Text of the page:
ARGANTE, se croyant seul. Voila une temerite bien grande!

SCAPIN, a Silvestre. Ecoutons-le un peu.

ARGANTE, se croyant seul. Je voudrais bien savoir ce qu'ils me pourront dire sur ce beau mariage.

SCAPIN, a part. Nous y avons songe.

ARGANTE, se croyant seul. Tacheront-ils de me nier la chose?

SCAPIN, a part. Non, nous n'pensons pas.

ARGANTE, se croyant seul. Ou s'ils entreprenderont de l'excuser?

SCAPIN, a part. Celui-la se pourra faire.

ARGANTE, se croyant seul. Pretenderont-ils m'amuser par des contes an l'air?

SCAPIN, a part. Peut-etre. (1.4)

ARGANTE. Such a rash thing to do!

SCAPIN (to SILVESTER). Let's listen for a moment.

ARGANTE (still talking to himself). I'd like to know what they'll find to say about this confounded marriage.

SCAPIN (aside). We have been considering that.

ARGANTE. Will they try to deny it?

SCAPIN (aside). No, we aren't going to do that.

ARGANTE. Or will they try to excuse it?

SCAPIN (aside). That might be done.

ARGANTE. They can tell what tale they like. It will have no effect.

SCAPIN (aside). We shall see about that! (Wood 72)

First, Argante talks to himself loudly in public, discussing his options. Then, Scapin talks to Silvestre without the old man noticing the two valets. And finally, Scapin talks directly to the audience.

While one could possibly argue that Silvestre hears all of Scapin's lines-after all, he has definitely heard his first one--Moliere makes the shift in the trickster's focus more than obvious by juxtaposing the set of identical stage directions for Argante with two distinct instructions for Scapin. We also should not overlook the fact that Silvestre is not intelligent enough to be taken into Scapin's confidence: only the audience is Scapin's legitimate discursive partner.

The main difference between Corneille's early asides on the one hand, and Moliere's on the other, is in that Scapin's repeatedly unheard replies to Argante's questions are definitely not meant to reveal his thought process. He already knows the course of his actions and does not simply reveal it to the spectators; the exclusive objective of Scapin's footnotes is to ridicule the suspicious father for the audience's amusement. In this view, the shadow dialogue between the two actors but not between the two characters is a trans-representational phenomenon: its existence only makes sense if the spectators are aware of the bivalent nature of a theatrical performance, if they do not forget that what they are watching is, in terms used by Jiri Veltrusky (572), simultaneously "the acting event" and the "enacted event."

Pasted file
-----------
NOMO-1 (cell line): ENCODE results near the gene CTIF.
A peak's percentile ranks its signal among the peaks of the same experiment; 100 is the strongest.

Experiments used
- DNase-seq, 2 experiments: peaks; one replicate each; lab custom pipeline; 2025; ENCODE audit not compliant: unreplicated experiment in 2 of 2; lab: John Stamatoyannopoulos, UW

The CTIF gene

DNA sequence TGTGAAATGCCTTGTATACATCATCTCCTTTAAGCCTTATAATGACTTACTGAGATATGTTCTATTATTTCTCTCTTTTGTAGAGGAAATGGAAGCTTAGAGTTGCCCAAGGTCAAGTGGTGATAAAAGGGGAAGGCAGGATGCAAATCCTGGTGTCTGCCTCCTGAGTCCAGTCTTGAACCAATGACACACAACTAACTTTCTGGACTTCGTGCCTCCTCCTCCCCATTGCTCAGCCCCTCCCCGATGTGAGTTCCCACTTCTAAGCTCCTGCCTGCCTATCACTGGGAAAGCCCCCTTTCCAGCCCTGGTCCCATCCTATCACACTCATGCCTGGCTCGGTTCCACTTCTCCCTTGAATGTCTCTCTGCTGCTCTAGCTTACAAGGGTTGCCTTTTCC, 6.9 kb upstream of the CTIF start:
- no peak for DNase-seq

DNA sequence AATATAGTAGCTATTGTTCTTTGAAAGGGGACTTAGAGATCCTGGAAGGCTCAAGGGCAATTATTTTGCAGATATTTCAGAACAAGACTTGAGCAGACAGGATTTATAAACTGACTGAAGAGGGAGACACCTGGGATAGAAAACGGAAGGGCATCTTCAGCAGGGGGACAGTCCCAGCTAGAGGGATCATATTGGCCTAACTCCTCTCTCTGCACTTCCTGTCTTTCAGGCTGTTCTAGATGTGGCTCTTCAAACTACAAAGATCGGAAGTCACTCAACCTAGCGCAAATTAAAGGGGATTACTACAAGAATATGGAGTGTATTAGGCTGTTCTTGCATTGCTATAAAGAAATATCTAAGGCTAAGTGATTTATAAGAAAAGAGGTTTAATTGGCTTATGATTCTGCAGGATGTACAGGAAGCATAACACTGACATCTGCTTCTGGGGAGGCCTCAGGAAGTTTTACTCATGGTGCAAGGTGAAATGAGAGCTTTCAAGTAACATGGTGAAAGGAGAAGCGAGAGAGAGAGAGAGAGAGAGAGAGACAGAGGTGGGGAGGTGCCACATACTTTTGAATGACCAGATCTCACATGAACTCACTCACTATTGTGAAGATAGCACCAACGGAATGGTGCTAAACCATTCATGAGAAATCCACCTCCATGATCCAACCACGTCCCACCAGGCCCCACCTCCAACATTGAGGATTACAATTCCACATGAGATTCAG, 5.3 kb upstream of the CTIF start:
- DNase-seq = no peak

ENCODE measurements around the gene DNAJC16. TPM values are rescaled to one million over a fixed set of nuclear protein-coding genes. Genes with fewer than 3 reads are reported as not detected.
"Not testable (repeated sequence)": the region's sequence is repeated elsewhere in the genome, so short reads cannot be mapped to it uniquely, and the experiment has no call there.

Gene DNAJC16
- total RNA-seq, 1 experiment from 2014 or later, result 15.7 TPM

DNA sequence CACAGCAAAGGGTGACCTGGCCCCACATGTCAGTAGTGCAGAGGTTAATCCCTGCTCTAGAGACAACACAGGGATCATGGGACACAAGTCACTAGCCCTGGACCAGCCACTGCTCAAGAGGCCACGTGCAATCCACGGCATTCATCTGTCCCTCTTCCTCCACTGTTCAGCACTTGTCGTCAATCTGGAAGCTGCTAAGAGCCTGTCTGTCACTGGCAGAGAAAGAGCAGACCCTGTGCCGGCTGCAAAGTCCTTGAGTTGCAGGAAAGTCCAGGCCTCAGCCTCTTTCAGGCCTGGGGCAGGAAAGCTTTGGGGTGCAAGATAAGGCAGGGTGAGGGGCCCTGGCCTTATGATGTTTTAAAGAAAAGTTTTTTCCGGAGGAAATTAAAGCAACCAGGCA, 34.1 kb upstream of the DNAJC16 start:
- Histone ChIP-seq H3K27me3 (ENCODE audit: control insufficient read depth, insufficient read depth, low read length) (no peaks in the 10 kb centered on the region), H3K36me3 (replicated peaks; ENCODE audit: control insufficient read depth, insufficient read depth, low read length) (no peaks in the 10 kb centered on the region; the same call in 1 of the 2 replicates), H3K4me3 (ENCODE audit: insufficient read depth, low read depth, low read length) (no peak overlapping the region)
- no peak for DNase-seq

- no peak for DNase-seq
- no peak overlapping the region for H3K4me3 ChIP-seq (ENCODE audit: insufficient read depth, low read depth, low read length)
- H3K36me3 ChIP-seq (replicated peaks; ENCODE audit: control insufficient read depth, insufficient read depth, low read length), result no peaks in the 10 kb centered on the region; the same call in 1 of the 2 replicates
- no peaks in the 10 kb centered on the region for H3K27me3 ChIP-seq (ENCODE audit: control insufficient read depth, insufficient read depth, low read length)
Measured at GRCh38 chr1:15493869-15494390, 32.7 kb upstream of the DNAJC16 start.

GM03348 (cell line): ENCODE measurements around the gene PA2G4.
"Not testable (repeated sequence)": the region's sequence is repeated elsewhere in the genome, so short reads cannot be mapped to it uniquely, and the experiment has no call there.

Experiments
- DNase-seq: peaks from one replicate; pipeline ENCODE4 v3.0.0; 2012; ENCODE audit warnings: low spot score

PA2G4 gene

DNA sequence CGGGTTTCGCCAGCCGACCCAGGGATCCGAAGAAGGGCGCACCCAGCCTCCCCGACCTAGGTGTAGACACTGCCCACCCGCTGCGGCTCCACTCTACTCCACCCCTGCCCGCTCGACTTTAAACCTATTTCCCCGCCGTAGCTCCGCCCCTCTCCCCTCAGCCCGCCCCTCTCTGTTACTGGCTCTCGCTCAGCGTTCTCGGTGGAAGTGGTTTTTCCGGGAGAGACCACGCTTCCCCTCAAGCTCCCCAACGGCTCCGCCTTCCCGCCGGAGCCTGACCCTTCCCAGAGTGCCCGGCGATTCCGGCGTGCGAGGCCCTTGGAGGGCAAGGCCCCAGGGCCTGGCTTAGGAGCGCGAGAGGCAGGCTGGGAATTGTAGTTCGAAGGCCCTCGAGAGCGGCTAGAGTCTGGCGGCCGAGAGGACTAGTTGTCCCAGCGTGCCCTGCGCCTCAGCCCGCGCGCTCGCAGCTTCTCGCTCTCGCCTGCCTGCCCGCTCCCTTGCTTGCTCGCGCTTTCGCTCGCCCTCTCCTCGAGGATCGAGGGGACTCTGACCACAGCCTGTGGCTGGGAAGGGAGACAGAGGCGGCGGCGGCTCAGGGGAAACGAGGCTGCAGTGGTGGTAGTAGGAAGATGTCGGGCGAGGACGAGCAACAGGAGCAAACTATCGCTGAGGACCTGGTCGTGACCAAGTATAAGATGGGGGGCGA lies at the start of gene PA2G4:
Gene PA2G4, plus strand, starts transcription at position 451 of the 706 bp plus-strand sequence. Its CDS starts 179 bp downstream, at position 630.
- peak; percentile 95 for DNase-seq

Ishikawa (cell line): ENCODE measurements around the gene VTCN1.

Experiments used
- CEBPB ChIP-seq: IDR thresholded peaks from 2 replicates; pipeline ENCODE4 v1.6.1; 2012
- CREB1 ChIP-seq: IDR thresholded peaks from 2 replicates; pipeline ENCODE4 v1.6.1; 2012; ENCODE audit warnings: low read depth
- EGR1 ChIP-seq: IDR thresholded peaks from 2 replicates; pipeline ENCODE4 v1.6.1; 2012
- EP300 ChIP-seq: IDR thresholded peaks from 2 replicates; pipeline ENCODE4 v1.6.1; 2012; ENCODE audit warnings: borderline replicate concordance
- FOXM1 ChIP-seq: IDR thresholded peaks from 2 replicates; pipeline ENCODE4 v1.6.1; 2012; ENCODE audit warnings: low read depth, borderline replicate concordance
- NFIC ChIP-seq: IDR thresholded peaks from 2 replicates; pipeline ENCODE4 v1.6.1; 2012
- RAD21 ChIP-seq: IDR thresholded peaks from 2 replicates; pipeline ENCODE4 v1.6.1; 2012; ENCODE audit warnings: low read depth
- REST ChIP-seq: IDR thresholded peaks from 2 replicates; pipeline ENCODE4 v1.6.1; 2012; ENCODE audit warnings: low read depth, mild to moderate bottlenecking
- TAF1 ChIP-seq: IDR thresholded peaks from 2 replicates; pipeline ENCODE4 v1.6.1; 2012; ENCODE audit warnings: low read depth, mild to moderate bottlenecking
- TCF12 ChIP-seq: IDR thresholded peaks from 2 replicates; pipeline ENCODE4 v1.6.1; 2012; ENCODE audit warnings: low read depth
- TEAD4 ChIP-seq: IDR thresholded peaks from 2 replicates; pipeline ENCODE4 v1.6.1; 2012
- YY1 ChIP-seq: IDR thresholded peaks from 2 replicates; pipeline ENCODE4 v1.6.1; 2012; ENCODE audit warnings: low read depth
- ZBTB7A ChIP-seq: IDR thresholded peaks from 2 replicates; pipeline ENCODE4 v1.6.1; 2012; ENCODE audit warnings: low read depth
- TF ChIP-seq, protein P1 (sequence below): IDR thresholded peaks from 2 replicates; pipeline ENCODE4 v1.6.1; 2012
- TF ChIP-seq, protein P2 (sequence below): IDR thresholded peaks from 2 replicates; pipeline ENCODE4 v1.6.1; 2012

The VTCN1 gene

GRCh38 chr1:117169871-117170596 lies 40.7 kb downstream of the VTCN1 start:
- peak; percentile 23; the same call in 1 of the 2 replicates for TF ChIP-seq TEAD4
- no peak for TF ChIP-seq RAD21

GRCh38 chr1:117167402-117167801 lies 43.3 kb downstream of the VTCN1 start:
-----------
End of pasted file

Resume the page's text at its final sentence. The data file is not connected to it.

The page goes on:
The situation is not that much different in act 1, scene 2 of Moliere's Le Misanthrope (1666), in a dialogue that occurs immediately after Alceste and Philinte have been subjected to Oronte's bombastic poetry:

PHILINTE. La chute en est jolie, amoureuse, admirable.

ALCESTE, bas. La peste de ta chute! Empoisonneur au diable, En eusses-tu fait une a te casser le nez!

PHILINTE. Je n'ai jamais oui de vers si bien tournes.

ALCESTE, bas. Morbleu!...

ORONTE, a PHILINTE. Vous me flattez, et vous croyez peut-etre...

PHILINTE. Non, je ne flatte point.

ALCESTE, bas. Et que fais-tu donc, traitre? (1.2)

PHILINTE. The close is exquisite--full of feeling and grace.

ALCESTE, sotto voce, aside. Oh, blast the close; you'd better close your face Before you send your lying soul to hell.

PHILINTE. I can't remember a poem I've liked so well.

ALCESTE, sotto voce, aside. Good Lord!

ORONTE, to PHILINTE. I fear you're flattering me a bit.


ALCESTE, sotto voce, aside. What else d'you call it, you hypocrite? (Wilbur 184-85)

Though the stage direction used here is bas as opposed to part, and thus probably indicates that Philinte might be able to hear Alceste's snide remarks (this is also what the English translator implies with his translation), the comic mechanisms at work are very similar. The main reason why this dialogue is so funny lies in the absolute perceptive improbability of the situation: even if Oronte can hear that Philinte is speaking, he is ignoring Alceste's whispering. If Alceste were not just painfully honest, but also crude, this may have somehow been accepted. As he is, all his other flaws notwithstanding, still a well-bred gentleman, the audience must have perceived this depiction of selective hearing as a subtle exposure of the silliness of an age-old convention rather than as an exhibit of bad manners.

If in the times before 1641 the aside was used predominantly as a complementary and explanatory dramaturgical footnote, it is now a contradictory one. The aside no longer helps to broaden the in-formative layer of dramatic discourse but operates as a vehicle for highlighting its per-formative shell. In other words, Alceste's sentences cease to be a simple narrative digression whose primary aim is to help the audience acquire a better understanding of the character's inner dialogue, but instead becomes a proairetically superfluous commentary whose only function is to act as a springboard for laughter.